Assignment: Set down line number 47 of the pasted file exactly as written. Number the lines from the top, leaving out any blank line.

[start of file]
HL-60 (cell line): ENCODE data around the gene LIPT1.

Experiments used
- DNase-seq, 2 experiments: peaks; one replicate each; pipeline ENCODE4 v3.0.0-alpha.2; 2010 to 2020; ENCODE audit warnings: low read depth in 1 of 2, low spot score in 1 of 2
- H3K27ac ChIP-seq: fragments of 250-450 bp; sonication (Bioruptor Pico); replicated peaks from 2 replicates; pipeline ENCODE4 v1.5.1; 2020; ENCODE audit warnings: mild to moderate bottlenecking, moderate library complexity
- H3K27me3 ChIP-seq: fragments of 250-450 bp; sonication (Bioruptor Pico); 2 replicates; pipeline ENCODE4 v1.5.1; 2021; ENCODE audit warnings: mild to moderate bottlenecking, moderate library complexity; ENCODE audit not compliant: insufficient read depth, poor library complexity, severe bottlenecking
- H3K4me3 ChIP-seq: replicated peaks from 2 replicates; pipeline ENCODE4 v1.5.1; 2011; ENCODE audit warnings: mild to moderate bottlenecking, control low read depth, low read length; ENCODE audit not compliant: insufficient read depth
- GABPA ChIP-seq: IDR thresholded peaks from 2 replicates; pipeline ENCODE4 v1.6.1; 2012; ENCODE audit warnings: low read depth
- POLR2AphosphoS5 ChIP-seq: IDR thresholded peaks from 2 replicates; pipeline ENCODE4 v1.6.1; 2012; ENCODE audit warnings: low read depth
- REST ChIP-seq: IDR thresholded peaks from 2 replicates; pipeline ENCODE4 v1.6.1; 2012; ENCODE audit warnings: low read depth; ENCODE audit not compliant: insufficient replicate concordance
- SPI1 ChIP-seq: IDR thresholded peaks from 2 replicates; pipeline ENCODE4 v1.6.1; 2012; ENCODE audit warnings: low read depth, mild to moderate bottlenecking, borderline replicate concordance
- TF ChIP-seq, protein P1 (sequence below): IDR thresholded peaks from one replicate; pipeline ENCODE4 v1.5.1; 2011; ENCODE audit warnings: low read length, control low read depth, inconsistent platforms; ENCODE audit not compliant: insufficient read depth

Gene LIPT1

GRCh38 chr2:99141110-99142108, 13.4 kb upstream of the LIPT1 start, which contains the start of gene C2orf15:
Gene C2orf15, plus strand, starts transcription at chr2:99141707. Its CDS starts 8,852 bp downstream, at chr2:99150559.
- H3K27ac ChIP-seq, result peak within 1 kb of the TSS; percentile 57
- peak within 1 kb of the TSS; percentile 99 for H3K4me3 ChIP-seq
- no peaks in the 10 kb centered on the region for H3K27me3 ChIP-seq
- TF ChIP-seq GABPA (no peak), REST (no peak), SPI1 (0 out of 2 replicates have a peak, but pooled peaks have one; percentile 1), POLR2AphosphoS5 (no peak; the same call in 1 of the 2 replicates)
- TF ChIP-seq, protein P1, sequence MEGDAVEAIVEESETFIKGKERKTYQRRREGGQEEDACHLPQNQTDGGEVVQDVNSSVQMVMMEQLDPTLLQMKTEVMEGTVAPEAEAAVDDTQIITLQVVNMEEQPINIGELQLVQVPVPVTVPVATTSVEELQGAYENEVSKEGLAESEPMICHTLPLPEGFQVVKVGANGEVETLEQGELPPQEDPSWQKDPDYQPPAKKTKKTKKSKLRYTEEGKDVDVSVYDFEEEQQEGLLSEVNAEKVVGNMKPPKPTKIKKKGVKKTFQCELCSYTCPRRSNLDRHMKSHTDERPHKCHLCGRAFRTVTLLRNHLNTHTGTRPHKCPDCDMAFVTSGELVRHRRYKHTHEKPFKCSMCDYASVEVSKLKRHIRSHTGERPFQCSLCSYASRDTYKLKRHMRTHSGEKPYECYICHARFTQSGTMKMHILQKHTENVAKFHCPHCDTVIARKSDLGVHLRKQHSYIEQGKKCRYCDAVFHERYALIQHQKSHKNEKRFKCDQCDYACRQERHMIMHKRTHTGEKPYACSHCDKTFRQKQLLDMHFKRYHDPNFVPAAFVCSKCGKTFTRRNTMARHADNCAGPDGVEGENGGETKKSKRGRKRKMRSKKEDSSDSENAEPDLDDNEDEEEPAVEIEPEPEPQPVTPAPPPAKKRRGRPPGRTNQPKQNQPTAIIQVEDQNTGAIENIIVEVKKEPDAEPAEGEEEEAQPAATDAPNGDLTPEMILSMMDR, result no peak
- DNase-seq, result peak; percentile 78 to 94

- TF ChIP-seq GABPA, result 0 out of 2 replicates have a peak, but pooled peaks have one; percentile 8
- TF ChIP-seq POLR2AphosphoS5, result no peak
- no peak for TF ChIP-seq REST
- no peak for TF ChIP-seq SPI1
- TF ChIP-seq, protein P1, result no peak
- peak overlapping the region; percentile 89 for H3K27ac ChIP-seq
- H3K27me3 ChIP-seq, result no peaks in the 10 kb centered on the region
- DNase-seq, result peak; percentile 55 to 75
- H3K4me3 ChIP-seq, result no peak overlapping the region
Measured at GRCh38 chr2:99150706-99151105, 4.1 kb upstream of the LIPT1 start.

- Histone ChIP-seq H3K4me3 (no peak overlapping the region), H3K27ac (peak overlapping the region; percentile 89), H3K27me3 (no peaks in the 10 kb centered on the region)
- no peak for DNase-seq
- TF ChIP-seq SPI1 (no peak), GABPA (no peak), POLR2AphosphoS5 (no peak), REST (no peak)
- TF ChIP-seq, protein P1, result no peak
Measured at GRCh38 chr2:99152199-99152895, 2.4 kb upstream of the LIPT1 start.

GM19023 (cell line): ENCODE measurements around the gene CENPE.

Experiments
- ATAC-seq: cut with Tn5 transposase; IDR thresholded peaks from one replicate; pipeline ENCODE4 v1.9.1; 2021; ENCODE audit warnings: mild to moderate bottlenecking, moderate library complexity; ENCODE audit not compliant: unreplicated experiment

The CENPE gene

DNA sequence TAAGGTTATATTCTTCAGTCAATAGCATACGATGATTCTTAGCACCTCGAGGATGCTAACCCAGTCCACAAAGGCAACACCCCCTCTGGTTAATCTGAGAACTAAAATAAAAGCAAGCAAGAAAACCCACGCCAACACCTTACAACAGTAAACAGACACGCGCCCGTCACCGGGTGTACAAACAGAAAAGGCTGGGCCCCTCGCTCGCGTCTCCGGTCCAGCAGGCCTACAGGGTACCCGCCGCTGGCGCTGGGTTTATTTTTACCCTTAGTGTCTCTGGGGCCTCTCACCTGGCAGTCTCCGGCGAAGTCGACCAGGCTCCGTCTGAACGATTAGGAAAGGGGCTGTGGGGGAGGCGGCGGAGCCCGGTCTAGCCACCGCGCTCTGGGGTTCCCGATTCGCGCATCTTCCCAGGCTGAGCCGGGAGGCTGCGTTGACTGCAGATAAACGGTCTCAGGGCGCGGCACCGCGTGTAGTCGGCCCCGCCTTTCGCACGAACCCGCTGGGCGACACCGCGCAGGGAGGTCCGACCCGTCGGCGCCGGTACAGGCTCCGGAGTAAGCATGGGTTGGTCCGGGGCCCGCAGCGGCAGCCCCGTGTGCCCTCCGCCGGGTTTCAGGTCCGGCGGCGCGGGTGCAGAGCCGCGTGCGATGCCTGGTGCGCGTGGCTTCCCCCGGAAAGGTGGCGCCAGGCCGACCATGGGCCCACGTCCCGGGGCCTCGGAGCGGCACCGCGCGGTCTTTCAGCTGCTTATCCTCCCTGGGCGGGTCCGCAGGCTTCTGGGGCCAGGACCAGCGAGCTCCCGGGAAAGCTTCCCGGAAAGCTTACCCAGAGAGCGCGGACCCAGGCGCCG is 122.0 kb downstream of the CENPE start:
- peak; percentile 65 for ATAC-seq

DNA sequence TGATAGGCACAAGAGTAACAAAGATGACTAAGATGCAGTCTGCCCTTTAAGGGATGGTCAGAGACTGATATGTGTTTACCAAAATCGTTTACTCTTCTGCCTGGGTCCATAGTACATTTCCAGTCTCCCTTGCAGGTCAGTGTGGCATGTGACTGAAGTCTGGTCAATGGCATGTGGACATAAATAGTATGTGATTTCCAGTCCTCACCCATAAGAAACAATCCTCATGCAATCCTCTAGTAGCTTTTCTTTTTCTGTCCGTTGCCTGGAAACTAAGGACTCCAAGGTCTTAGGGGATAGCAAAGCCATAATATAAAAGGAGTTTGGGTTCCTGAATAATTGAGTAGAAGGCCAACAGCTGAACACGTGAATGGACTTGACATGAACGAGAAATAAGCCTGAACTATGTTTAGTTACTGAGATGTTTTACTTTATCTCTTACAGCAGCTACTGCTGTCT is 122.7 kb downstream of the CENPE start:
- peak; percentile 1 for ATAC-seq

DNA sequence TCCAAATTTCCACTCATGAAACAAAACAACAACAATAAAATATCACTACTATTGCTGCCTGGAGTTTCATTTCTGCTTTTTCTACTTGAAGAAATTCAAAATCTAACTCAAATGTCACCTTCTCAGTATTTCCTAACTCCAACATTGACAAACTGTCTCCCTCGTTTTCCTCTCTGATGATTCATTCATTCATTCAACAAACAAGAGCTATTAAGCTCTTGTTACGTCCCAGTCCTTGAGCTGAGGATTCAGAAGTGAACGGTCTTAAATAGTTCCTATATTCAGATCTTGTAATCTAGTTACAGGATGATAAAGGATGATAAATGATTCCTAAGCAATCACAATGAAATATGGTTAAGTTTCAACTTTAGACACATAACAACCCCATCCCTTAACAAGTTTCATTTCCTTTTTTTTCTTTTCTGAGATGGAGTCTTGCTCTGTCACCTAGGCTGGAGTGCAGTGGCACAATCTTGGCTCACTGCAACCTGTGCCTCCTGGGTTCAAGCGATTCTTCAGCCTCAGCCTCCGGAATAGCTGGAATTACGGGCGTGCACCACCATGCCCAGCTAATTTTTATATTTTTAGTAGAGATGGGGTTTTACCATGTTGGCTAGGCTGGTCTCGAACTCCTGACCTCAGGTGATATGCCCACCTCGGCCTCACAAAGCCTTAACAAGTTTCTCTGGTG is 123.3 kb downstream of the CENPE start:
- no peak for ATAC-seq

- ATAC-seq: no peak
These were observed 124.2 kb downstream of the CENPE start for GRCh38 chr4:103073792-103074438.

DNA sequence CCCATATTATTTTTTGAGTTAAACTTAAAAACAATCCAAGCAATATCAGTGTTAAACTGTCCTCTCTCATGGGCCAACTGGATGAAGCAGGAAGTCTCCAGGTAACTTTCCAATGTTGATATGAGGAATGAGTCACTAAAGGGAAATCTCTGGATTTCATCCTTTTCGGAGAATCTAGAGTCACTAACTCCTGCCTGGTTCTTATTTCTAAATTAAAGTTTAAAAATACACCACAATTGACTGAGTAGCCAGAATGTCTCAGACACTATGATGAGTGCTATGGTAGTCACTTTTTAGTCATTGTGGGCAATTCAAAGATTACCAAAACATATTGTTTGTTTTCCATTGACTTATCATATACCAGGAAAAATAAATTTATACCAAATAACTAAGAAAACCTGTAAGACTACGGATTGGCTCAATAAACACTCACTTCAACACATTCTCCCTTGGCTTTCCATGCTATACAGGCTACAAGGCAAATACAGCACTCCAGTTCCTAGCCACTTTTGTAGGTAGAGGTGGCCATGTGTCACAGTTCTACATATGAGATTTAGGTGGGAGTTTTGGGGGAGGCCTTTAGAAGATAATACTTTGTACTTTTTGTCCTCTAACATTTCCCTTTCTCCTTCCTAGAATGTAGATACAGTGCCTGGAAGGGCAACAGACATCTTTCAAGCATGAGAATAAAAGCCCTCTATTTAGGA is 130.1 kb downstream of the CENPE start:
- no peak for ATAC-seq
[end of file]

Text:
These were observed 124.2 kb downstream of the CENPE start for GRCh38 chr4:103073792-103074438.